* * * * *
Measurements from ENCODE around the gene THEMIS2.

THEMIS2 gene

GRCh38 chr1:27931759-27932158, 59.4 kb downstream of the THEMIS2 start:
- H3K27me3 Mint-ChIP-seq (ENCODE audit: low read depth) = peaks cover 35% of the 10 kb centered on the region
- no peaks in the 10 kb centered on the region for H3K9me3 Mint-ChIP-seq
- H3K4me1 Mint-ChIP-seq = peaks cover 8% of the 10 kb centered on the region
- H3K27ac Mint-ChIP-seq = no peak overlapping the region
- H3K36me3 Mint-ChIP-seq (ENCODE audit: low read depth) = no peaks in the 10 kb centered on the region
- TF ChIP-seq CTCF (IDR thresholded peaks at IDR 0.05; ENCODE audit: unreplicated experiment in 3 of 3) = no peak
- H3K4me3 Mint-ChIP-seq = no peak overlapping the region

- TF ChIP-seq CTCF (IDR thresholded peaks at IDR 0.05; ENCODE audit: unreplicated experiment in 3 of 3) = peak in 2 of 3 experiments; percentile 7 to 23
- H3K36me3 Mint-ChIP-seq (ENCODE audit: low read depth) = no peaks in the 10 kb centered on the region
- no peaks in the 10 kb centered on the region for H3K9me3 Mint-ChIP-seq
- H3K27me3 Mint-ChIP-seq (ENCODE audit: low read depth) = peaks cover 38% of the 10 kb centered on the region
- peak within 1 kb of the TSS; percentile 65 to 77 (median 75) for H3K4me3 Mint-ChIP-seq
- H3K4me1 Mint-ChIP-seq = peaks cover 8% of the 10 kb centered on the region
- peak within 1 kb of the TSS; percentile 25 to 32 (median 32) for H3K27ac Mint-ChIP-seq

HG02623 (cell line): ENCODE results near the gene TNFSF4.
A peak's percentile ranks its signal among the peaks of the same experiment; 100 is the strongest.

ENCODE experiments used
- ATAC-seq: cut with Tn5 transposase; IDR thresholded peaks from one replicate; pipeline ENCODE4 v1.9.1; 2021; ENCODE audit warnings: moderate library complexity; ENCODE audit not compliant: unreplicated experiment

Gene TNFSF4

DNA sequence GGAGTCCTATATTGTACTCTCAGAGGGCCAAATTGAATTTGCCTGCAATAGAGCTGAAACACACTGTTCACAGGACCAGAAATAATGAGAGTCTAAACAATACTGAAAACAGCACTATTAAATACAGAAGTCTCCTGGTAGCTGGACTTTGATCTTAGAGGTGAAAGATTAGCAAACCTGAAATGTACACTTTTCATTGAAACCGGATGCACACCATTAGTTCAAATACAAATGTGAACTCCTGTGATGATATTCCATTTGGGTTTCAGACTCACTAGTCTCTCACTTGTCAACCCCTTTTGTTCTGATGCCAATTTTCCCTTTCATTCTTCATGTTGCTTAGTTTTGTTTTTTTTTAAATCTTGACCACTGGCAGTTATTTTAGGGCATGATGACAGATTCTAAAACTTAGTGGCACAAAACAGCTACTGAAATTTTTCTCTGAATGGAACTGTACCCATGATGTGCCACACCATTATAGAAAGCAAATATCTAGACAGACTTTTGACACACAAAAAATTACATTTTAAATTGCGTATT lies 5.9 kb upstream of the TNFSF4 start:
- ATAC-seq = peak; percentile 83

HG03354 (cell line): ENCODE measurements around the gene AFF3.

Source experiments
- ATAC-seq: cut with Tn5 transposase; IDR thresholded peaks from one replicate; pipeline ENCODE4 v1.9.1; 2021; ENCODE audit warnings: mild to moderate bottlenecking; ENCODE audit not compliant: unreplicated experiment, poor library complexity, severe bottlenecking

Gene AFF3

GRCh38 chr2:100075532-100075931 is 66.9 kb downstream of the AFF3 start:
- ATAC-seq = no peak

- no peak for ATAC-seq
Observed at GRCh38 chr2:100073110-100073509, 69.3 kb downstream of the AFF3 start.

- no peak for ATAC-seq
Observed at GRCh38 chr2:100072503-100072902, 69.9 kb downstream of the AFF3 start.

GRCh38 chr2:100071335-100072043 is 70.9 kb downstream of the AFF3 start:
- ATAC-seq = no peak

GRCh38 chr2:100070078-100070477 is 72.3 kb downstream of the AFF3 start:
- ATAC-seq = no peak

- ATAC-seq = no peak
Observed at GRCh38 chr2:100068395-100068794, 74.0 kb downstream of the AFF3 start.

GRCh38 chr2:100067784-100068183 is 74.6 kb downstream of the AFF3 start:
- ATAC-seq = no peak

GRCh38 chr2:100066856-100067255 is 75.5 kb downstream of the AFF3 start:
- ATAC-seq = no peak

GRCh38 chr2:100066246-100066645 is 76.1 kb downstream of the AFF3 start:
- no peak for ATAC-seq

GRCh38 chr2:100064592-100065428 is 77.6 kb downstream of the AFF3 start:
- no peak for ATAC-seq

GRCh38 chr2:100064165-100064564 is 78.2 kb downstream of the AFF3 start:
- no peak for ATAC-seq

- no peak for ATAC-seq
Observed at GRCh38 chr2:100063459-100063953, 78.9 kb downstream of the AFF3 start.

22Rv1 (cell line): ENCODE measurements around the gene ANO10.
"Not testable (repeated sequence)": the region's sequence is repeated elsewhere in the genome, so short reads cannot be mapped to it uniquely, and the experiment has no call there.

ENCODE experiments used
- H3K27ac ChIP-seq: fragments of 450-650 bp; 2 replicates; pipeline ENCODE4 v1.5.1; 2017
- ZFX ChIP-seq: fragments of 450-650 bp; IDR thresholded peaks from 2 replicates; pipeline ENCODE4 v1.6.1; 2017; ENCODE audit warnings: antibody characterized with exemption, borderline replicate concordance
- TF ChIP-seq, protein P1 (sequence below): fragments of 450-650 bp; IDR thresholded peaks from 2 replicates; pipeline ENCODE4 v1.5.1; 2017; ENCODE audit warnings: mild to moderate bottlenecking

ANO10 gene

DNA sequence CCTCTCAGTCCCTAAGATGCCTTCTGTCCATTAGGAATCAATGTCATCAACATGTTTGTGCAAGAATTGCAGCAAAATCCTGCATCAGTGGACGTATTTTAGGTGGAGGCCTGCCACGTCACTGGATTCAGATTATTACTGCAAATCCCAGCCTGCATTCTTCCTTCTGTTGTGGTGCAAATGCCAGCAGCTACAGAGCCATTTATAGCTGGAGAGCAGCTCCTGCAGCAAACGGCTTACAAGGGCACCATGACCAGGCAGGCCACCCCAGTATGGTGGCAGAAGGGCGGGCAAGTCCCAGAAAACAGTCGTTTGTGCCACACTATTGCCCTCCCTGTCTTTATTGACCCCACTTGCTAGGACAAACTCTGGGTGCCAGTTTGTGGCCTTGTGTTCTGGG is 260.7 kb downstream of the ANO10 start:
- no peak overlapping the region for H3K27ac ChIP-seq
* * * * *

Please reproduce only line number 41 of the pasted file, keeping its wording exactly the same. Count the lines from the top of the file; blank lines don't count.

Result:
GRCh38 chr2:100067784-100068183 is 74.6 kb downstream of the AFF3 start: